All or Nothing

The Impact of All-Or-Nothing Thinking

“I didn’t get an A on my test, I’m a failure.”

“My body doesn’t look like hers. I hate my body.”

“If I can’t finish everything today, I won’t even start.”

If these statements sound familiar, you may be prone to all-or-nothing thinking, a very common cognitive distortion. All-or-nothing thinking refers to thinking in extremes. You’re either a success or a failure, smart or dumb, attractive or ugly. This is an oversimplified way of viewing the world and is often inappropriate to the situation or self-defeating. To develop a more balanced and effective mindset, it is important to recognize all-or-nothing thinking when it pops up.

Examples of All-Or-Nothing Thinking

All-or-nothing thinking can appear in numerous scenarios. The constant characteristic is the idea that anything less than perfect equates to “terrible”. This leads to feelings of disappointment and shame. Negative self-talk is also common when in this mindset and we often beat ourselves up for the small thing that wasn’t perfect instead of recognizing the areas we did well in. Examples of this may be:

– A single mistake ruins a whole project

– Forgetting a birthday means you are a bad friend

– You didn’t like your answer to one interview question, so the whole thing was a waste of time

– One cheat meal means you failed to implement healthy eating habits

All-Or-Nothing Thinking and Perfectionism

All-or-nothing thinking frequently leads to excessive perfectionism. This results in the feeling that any mistake or outcome that falls short of perfection is a complete failure. This is an unrealistic expectation, but often creeps in when we are not aware of all-or-nothing thinking and how it can affect us. These expectations often create additional stress, destroy self-esteem, and limit what we are willing to put out into the world. Perfectionism can affect anyone but is very common in academic environments and workplaces. It also creeps up when performing for others or when examining one’s own physical appearance.

All-Or-Nothing Thinking and Anxiety

This cognitive distortion is also closely linked to anxiety and anxiety disorders. All-or-nothing thinking fosters a constant fear of always falling short, leading to constant underlying feelings of nervousness and apprehension. These feelings can increase a person’s baseline anxiety levels and overtime may result in an anxiety disorder such as generalized anxiety disorder or social anxiety disorder. By learning to recognize all-or-nothing thinking and challenge perfectionist thoughts, symptoms of anxiety can be relieved, resulting in a more balanced outlook and increased quality of life.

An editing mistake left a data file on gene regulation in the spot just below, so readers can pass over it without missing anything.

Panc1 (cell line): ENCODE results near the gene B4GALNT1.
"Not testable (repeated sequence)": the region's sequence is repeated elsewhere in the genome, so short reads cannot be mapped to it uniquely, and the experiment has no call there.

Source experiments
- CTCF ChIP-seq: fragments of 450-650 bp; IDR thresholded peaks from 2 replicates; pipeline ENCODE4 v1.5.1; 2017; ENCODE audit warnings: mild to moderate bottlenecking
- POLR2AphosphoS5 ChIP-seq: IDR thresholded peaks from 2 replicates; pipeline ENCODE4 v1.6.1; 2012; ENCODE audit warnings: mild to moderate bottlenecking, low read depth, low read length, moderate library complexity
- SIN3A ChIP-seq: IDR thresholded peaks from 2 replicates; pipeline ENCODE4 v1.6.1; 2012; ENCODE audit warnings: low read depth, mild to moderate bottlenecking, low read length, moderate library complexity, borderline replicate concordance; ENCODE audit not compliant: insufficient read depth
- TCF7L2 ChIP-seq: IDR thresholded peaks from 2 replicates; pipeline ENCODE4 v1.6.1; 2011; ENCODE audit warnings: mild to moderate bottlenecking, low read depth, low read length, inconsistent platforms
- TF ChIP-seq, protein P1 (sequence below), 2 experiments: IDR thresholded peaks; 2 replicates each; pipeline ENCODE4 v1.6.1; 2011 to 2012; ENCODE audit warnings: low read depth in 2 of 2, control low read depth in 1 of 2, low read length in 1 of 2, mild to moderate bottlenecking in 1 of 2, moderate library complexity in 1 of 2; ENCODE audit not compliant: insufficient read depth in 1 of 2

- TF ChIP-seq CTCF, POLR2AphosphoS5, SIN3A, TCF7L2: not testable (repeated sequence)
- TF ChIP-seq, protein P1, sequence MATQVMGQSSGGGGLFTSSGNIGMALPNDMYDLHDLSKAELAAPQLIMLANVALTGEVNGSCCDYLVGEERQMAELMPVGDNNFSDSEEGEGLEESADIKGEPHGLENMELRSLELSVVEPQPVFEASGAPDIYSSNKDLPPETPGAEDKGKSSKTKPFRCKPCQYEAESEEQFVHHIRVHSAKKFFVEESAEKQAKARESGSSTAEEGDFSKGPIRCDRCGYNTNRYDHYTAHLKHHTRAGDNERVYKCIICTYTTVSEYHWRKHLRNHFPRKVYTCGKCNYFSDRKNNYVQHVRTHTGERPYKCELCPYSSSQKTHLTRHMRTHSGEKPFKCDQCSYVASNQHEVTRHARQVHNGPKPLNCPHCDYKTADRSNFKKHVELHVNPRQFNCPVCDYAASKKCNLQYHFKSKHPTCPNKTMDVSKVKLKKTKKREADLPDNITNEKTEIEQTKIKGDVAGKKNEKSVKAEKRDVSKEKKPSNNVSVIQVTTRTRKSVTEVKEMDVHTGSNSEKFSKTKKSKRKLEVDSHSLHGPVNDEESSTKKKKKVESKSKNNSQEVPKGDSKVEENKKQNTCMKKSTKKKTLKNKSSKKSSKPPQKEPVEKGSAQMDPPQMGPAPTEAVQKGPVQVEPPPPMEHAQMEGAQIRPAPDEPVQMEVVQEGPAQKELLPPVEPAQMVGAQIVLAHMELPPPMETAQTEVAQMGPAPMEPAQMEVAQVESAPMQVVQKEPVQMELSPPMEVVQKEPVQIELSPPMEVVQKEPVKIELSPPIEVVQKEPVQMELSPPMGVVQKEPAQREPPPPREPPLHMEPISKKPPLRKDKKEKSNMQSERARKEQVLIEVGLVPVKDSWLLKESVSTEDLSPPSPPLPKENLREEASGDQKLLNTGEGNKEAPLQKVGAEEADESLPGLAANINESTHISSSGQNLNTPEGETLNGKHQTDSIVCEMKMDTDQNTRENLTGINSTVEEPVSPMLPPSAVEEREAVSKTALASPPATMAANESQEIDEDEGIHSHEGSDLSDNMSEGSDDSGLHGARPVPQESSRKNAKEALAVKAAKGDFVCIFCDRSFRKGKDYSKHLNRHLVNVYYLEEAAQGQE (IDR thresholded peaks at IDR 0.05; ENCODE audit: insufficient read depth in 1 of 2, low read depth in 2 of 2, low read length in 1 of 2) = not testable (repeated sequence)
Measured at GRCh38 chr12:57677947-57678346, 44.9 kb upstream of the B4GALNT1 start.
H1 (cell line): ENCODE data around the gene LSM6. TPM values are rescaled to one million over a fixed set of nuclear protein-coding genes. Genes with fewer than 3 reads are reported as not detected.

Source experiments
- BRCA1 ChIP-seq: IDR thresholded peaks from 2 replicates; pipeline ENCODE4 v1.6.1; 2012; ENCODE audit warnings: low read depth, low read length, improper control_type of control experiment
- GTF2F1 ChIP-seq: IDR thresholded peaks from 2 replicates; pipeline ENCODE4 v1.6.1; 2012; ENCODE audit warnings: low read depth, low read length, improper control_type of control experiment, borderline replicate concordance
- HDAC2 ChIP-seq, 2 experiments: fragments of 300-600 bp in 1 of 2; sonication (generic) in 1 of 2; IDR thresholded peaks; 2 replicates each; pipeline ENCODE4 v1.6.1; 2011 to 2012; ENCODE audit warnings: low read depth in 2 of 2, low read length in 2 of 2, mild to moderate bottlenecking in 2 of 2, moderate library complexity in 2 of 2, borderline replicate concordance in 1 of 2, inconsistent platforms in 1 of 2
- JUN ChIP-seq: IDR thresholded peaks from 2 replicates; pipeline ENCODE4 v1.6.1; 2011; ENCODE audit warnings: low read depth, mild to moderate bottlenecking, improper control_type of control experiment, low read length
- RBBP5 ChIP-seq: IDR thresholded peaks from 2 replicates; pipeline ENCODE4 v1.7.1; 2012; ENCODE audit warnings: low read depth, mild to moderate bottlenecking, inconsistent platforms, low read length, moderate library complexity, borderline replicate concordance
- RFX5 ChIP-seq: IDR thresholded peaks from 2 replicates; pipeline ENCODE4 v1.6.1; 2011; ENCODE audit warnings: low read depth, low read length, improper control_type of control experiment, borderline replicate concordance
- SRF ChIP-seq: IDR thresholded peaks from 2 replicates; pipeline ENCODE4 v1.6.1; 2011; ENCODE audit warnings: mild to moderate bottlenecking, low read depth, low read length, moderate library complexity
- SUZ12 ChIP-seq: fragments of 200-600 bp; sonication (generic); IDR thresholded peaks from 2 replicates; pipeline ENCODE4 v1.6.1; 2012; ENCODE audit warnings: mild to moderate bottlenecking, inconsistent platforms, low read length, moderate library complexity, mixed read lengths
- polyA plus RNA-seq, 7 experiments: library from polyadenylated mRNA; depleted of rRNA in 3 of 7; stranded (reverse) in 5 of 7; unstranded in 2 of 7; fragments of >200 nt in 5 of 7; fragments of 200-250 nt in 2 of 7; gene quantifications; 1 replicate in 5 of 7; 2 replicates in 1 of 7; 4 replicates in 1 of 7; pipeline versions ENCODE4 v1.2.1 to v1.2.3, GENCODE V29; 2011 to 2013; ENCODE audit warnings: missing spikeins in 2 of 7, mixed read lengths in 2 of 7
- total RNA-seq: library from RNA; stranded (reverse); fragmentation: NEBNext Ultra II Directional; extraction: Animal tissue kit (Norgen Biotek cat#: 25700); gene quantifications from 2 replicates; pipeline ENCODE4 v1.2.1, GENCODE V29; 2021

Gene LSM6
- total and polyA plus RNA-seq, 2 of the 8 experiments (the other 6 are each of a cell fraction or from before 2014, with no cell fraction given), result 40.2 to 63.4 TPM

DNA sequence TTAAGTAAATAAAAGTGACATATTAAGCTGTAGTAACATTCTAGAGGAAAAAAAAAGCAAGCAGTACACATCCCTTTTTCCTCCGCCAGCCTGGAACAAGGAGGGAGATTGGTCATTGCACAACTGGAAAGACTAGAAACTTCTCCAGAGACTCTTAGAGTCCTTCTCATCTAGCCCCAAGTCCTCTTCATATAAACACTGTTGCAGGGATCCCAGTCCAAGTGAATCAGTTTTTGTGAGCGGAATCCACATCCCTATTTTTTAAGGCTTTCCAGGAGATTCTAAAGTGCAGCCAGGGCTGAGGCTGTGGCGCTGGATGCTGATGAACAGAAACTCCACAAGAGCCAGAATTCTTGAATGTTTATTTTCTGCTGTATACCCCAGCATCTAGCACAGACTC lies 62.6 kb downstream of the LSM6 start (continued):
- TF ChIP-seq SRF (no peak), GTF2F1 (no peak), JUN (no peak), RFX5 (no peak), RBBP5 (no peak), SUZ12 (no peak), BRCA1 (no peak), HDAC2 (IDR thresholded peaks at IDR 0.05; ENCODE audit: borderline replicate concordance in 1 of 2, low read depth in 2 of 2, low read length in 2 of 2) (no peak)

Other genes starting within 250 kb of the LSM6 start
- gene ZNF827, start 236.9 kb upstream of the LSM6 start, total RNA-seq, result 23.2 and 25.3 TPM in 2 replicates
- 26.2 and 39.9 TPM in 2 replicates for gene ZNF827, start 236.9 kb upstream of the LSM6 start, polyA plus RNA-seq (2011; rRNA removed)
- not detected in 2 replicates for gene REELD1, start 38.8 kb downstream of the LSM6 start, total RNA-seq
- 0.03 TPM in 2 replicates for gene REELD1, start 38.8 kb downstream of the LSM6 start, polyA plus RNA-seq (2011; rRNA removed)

All-Or-Nothing Thinking and Depression

This way of thinking contributes to a harsh view of one’s accomplishments and experiences. Any perceived failing or fault is exaggerated and viewed as a devastating defeat. This can exacerbate symptoms of clinical depression, especially feelings of unworthiness, hopelessness, and inadequacy. Working to find a middle ground and

view ourselves and the world in a more balanced way can help people with depression create a greater sense of self-acceptance and well-being.

Challenging All-Or-Nothing Thinking

Recognizing all-or-nothing thinking is a great first step to challenging and changing it. This may happen in the moment or can be reflected on later. Try to look for an alternative viewpoint that falls into a “gray area” instead of just black-and-white. For example, “I was thrown by that one question, but the rest of my interview was solid.” Or “One lazy day on the couch doesn’t erase the progress I’ve made with my fitness goals”.

Learning to recognize the gray areas and balance out your thinking will have a profound impact on the way you feel about yourself and your experiences in the world. It is often helpful to have a trained professional work alongside you in this. Any of our counsellors would be happy to teach you how to recognize all-or-nothing thinking, use CBT techniques to challenge them, and implement alternative thoughts. Reach out for a 15-minute free consultation with a therapist in Nanaimo or Port Alberni or online.

Written by Cat Zydyk


Cognitive Behavioral Therapy Los Angeles. (2023, October 4). Cognitive Distortions: All-Or-Nothing Thinking.,shades%20of%20gray%20at%20all.

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